The back-and-forth between Iran and the West has already included the imposition of sweeping new American economic sanctions followed by the calibrated resumption of an Iranian nuclear energy program that the West fears might lead to a nuclear bomb. The United States and Britain have accused Iran of sabotaging six tankers in a tacit threat to gulf shipping routes. Both United States and Iran have said it had shot down an unpiloted surveillance drone flown by the other side.
In a vivid reminder that each minor collision risks the explosion of a more violent confrontation, Mr. Trump initially ordered the missile strike last month in retaliation for the Iranian downing of an American surveillance drone. He called the strike off only minutes before the launch.
Mr. Trump said the next day that he had concluded the missile strike would have been a disproportionate response. Then he later threatened the “obliteration” of parts of Iran if it targeted “anything American.”
At the core of the confrontation with the West is the Trump administration’s attempt to rip up and renegotiate a 2015 accord that the United States and other world powers had reached with Iran to limit its nuclear program in exchange for relief from economic sanctions.
Having pulled the United States out of the deal last year, the Trump administration added comprehensive sanctions in May that were intended to block all of Iran’s oil exports, the lifeblood of its economy. Iranian officials denounced the new penalties as “economic warfare.”
Iran has sought to push back against all the major powers, forcing them to feel some cost for their effective default on the promises 2015 accord as a result of Mr. Trump’s sanctions. The conflict with Washington has set the backdrop for a parallel clash with Britain that led to the seizure of the tanker.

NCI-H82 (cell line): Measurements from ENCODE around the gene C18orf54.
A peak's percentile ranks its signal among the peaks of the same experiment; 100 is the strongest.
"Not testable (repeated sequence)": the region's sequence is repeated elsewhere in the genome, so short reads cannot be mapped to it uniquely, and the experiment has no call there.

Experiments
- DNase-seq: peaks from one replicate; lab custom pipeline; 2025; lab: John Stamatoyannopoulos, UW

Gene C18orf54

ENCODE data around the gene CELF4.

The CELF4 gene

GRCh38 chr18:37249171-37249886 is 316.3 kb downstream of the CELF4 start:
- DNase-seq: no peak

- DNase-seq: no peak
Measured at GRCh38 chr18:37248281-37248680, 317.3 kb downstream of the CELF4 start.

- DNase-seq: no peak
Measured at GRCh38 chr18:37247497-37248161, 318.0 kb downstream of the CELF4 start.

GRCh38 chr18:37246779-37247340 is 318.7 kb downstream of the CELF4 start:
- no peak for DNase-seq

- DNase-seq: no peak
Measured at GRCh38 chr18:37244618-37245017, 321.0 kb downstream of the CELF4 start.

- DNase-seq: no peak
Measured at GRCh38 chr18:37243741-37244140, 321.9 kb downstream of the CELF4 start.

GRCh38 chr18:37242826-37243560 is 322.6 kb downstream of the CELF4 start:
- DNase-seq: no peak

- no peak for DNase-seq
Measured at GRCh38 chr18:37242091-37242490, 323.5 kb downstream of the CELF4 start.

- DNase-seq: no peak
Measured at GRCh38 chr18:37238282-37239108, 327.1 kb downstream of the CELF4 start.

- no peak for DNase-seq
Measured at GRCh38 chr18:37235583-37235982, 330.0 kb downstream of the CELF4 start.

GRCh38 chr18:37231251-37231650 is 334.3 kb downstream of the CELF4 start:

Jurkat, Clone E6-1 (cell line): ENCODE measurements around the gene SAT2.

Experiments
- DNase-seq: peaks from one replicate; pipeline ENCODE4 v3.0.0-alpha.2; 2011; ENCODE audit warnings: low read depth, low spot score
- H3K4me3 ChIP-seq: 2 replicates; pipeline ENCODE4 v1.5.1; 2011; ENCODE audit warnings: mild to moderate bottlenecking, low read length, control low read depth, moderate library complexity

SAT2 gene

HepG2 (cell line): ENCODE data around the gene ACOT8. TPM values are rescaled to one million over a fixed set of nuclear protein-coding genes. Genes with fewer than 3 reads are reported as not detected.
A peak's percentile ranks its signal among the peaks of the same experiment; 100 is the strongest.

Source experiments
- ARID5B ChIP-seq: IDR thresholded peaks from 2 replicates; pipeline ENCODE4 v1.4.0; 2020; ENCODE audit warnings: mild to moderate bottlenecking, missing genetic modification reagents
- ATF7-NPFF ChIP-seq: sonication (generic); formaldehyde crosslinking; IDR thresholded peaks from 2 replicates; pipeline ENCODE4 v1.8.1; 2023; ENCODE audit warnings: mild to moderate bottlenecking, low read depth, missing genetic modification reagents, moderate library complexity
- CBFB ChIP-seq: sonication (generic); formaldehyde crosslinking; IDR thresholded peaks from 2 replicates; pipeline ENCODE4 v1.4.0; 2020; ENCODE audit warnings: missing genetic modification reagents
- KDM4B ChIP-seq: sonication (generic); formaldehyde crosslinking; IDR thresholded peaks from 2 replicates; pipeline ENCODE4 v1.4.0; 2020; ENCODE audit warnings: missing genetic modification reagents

This is a delicate moment for Britain. Its governing Conservative Party this coming week will pick a new prime minister — either Boris Johnson or Jeremy Hunt — and is set to leave the European Union on Oct. 31.
The current confrontation began this month, when the British military helped impound an Iranian tanker off the coast of Gibraltar on the suspicion that it was on its way to deliver oil to Syria in violation of European Union embargoes.
Iranian officials called the seizure of their ship an act of piracy and accused Washington of masterminding the capture as part of its pressure campaign. Officers of the Revolutionary Guards threatened to retaliate against a British ship, and Iran appears to have done so on Friday.
Mr. Hunt, the British foreign secretary, on Saturday charged Iran with violating international law but asserted that Britain had followed proper legal procedures in stopping the Iranian tanker, Grace 1, near Gibraltar.
“Yesterday’s action in Gulf shows worrying signs Iran may be choosing a dangerous path of illegal and destabilising behaviour after Gibraltar’s LEGAL detention of oil bound for Syria,” Mr. Hunt wrote on Twitter Saturday morning.
“As I said yesterday our reaction will be considered but robust,” Mr. Hunt added. “We have been trying to find a way to resolve Grace1 issue but WILL ensure the safety of our shipping.”
Britain has so far joined the other world powers in seeking to preserve the nuclear deal with Iran despite Mr. Trump’s opposition. European states have even attempted to set up an alternative trading platform that would allow Iran to evade the American sanctions.
But of all the European powers, Britain is the most dubious toward Iran. If Britain chooses to join the United States in re-imposing sanctions on Iran, that would all but completely snuff out any hope of saving the 2015 accord.
Palko Karasz contributed reporting.